I’ve been on the writing corner of the internet for a while now, and I’ve got a long, involved history with questionnaires.
Whether you’re crafting a single roleplaying OC or an entire world, you’ll find thousands of lists full of all sorts of questions.
Those lists can be super short and to the point (“What does your character want? What are they willing to do to get it?”) or they can be enormous and inane (“Does your character prefer smooth peanut butter or chunky? Does your character dream in color? If your character was an animal, what kind of tree would they climb?”)
For the past several days, I’ve been compiling a list of worldbuilding questions that I ambivalently look forward to applying to most of the countries in my upcoming world. I’m daunted because this is gonna be a ton of work, and I’ll have to repeat the process over and over and over again. At the same time, I’m excited because this kind of thing can create a much more intricate and interesting world.
I have a piece of advice for you, though, if you chose to use questionnaires:
Easily 90% of the answers to those questions– maybe even 99%– will not and should not ever actually make it into the story you tell.
The specific answers to each question don’t matter as much as what they tell you about the bigger picture. Nobody cares what three items your character would bring to a deserted island, they care about what it says about that character– whether they would go for something practical, or something suited to a hobby or interest, or so on. Nobody cares what a country’s tax code looks like, so much as they care about the way the people respond to that tax code, whether with squeezing their employees harder or tax evasion or what have you.
That’s where the story is. That’s what matters. The rest is just a tool to help you flesh out those details.
In my first sketches of this current WIP, the protagonist was one of two children born to a single mother. The family began and ended there; these three were each other’s whole world, and nothing mattered but each other.
It’s a very American family structure, which isn’t a bad thing– but it didn’t fit to the world I was building.
I’m not the kind of person who can just make up a thousand characters off the top of my head. I can’t create a family without first fitting it into some kind of structure.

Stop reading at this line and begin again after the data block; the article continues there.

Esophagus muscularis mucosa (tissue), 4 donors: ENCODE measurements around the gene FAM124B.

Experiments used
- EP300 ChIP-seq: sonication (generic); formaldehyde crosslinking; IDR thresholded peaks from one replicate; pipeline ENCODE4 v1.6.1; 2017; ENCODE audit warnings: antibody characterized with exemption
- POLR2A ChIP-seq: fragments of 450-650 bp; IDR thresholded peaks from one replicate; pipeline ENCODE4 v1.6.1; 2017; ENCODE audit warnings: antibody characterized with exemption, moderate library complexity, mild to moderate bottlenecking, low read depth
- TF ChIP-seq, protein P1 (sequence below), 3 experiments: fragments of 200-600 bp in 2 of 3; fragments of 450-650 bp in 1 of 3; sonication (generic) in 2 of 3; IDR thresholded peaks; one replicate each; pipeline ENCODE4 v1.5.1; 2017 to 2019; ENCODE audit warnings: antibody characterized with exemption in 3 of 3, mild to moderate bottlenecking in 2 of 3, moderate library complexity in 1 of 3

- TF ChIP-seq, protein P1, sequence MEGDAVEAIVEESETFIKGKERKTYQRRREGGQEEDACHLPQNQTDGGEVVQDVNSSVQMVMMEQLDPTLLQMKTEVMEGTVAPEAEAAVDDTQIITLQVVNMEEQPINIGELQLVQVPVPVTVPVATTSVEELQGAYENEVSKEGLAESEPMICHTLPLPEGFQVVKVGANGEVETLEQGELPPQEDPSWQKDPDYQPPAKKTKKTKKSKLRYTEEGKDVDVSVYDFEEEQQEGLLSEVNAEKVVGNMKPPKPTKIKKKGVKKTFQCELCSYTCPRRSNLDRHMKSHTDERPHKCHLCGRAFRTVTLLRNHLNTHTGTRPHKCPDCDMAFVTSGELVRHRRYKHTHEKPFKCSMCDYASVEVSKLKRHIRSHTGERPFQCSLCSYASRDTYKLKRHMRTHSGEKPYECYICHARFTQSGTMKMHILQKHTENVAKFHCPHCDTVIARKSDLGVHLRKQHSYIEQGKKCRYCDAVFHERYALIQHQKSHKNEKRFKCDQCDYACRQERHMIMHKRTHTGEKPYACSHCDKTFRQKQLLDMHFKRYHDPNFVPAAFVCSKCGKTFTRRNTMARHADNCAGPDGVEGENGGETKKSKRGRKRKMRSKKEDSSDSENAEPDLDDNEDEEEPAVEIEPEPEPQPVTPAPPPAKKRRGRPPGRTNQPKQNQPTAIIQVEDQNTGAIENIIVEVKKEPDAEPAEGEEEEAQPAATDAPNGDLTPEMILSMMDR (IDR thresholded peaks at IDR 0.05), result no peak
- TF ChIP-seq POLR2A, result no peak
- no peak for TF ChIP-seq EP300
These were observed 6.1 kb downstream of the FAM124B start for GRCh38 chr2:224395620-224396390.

That’s where the family tree comes in. I used FamilyEcho, but you can find plenty of free software online.
A few months back, I went to a convention that had a fairly unusual layout compared to the rest of my experiences. Instead of me sitting alone at my little table hawking books to passersby, the author’s alley was like a little bookstore featuring all of the guest authors, with volunteers there to tell anyone who came in about all of us and the things we’d created. We were free to hang out in the author’s alley and sign books or just chat, but we were also free to leave whenever we wanted. It was incredibly liberating and relaxing compared to what I was used to.
While I was hanging out, one of the other authors mentioned that there was an abandoned amusement park less than a mile from the hotel– mostly torn down, though supposedly a lone roller coaster was still standing. As my insanity is fairly predictable, I was entranced. Continue reading “A walk in the woods”→
I’ve been a bit quiet on this blog since I published Tatter and Shine, which was one part me trying to figure out how to wrangle the convention circuit, and one part me getting over the marathon that was Urban Dragon.
I’ve got some new projects in the works, and while I hammer away at that, I’ll be sharing some of my process for creating this new world and the people who live in it, along with some thoughts and insights I’ve picked up along the way.
There are a lot of horror stories that like to use monsters as a metaphor for people with mental illnesses. I prefer to think of the monsters as the mental illnesses themselves, whereas the people dealing with them are more the Buffy-esque badasses who deal with them.
An unrelated conversation got me pondering a fairly common question: “Why do kids these days have to put a label on everything?”
Well, since I’ve already got the metaphor onhand, let’s talk about the thing: